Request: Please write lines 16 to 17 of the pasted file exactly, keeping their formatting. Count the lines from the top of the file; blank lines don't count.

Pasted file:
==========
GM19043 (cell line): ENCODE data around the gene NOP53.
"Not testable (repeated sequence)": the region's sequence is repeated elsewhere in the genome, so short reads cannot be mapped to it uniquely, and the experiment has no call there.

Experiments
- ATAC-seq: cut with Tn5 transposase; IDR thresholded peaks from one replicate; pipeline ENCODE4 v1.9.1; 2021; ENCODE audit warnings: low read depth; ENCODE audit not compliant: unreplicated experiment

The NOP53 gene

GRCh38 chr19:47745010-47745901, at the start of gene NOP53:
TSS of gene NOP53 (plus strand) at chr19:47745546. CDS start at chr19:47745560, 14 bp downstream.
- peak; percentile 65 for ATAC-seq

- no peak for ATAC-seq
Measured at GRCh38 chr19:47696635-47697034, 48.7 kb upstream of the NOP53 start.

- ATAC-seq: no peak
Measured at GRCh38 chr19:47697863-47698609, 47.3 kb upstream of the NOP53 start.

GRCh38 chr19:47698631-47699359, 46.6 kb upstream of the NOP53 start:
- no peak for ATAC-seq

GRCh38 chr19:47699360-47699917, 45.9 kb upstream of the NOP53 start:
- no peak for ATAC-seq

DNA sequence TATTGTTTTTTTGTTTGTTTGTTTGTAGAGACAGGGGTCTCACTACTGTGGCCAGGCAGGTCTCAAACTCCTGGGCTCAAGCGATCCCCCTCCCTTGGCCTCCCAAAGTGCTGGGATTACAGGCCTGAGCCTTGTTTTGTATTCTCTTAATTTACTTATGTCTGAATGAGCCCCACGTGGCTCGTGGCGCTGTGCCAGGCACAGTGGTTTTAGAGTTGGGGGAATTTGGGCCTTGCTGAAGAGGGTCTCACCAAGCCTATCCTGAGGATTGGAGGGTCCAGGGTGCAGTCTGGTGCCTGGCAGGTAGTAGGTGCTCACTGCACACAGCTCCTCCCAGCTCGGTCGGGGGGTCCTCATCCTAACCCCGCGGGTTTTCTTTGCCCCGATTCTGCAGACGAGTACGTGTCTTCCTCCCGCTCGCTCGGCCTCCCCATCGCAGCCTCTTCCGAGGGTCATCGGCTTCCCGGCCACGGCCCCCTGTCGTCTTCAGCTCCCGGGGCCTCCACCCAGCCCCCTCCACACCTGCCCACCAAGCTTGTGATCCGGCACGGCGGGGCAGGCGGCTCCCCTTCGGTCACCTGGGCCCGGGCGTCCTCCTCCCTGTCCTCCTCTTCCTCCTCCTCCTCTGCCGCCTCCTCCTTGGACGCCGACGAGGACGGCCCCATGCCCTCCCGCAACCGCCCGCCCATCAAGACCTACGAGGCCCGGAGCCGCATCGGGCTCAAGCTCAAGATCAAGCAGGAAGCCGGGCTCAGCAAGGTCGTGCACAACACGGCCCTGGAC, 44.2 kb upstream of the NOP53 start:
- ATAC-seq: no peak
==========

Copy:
- no peak for ATAC-seq

DNA sequence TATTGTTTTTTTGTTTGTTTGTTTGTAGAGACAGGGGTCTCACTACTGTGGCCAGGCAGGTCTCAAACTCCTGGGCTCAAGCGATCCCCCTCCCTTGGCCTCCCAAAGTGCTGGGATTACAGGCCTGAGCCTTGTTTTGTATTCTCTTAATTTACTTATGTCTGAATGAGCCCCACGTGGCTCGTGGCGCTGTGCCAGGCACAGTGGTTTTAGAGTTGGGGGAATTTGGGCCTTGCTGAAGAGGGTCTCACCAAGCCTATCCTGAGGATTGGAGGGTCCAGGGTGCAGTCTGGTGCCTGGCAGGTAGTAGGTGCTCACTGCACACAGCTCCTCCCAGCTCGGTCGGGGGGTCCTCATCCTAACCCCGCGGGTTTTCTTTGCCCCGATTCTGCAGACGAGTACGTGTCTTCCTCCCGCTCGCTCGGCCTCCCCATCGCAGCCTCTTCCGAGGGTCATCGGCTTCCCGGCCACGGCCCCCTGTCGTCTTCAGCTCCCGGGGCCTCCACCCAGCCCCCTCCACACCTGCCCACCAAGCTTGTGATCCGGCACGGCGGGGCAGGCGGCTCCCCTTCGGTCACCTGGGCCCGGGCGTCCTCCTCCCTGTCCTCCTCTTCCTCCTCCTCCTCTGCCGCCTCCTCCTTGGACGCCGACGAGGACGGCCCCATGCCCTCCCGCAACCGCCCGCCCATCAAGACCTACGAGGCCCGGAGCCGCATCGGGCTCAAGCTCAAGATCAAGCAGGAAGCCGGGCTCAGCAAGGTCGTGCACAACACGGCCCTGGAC, 44.2 kb upstream of the NOP53 start: